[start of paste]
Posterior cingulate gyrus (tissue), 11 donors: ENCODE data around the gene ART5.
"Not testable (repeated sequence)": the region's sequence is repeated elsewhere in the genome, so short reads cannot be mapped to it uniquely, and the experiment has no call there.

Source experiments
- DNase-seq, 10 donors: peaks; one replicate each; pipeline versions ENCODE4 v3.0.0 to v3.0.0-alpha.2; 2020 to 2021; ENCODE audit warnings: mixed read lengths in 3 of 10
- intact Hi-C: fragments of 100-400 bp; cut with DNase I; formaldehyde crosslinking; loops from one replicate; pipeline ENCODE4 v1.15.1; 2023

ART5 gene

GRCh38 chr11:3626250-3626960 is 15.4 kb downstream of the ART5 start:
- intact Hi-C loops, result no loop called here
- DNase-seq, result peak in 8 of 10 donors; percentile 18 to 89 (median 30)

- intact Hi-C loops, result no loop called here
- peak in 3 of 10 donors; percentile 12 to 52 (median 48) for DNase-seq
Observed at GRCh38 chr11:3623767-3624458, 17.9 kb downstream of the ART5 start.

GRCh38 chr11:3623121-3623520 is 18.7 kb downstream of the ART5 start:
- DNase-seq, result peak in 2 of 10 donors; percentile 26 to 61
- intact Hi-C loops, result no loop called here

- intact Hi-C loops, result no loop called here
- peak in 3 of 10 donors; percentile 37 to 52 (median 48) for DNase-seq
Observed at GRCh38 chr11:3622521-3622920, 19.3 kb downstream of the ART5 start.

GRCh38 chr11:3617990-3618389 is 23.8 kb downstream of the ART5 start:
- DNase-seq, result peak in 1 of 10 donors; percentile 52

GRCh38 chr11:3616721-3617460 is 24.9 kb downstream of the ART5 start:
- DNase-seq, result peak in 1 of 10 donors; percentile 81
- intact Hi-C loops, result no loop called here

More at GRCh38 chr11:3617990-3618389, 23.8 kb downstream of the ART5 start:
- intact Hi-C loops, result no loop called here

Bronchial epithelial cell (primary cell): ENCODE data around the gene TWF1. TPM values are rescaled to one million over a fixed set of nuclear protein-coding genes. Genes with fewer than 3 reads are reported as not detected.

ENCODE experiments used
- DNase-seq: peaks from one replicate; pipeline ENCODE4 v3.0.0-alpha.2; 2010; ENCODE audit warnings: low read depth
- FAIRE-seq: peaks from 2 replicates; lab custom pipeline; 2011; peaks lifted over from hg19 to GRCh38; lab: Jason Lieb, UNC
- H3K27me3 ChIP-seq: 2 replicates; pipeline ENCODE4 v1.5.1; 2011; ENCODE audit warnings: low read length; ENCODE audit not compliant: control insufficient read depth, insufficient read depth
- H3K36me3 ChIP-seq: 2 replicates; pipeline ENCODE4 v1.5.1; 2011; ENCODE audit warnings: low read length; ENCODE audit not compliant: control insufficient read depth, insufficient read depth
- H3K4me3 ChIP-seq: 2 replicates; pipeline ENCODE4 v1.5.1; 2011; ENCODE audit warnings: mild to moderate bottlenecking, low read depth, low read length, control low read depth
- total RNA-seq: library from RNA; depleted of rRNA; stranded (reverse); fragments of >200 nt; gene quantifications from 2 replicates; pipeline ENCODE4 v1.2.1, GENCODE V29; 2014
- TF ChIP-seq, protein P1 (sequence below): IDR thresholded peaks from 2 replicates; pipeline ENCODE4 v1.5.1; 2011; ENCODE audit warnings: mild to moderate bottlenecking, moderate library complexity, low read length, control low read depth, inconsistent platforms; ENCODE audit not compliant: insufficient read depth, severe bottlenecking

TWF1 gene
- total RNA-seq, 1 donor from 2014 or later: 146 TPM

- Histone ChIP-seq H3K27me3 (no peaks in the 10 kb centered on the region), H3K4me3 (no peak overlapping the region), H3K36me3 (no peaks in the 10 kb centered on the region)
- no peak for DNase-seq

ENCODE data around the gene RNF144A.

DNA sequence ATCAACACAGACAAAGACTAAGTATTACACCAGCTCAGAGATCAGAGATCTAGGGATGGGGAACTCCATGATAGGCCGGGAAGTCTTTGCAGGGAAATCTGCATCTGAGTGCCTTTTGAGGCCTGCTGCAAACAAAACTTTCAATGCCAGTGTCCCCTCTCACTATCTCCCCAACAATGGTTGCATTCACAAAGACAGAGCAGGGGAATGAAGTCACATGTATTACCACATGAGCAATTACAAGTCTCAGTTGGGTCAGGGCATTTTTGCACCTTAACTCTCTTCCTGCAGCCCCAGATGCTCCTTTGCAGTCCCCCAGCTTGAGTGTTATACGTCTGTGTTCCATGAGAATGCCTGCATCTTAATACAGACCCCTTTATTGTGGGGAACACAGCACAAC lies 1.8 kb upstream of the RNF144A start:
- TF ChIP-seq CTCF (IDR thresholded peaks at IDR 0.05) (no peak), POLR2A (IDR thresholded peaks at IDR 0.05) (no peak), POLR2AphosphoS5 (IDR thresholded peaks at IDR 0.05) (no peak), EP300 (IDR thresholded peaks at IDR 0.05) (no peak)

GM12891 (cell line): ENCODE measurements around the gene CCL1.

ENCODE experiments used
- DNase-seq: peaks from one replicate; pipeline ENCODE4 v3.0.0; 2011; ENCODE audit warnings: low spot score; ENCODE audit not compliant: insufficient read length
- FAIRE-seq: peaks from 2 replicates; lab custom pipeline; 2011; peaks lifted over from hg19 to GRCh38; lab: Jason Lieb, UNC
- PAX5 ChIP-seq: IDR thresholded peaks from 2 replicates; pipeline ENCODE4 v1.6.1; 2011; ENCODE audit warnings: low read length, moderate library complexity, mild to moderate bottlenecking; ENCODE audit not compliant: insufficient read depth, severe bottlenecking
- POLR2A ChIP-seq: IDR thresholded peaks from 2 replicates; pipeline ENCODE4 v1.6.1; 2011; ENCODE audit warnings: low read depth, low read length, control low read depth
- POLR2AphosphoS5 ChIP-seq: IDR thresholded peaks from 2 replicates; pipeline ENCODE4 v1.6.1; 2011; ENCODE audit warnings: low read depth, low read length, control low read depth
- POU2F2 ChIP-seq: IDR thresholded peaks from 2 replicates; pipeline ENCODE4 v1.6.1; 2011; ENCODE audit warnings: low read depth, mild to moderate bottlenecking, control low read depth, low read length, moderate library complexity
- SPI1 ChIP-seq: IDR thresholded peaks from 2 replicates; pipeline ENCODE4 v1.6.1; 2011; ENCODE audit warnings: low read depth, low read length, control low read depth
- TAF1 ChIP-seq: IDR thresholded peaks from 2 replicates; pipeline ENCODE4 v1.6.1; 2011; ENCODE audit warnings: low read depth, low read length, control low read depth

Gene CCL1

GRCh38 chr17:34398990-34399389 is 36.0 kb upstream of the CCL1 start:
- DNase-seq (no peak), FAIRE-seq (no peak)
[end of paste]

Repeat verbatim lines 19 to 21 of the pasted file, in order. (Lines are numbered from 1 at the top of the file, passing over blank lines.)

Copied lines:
GRCh38 chr11:3617990-3618389 is 23.8 kb downstream of the ART5 start:
- DNase-seq, result peak in 1 of 10 donors; percentile 52

GRCh38 chr11:3616721-3617460 is 24.9 kb downstream of the ART5 start: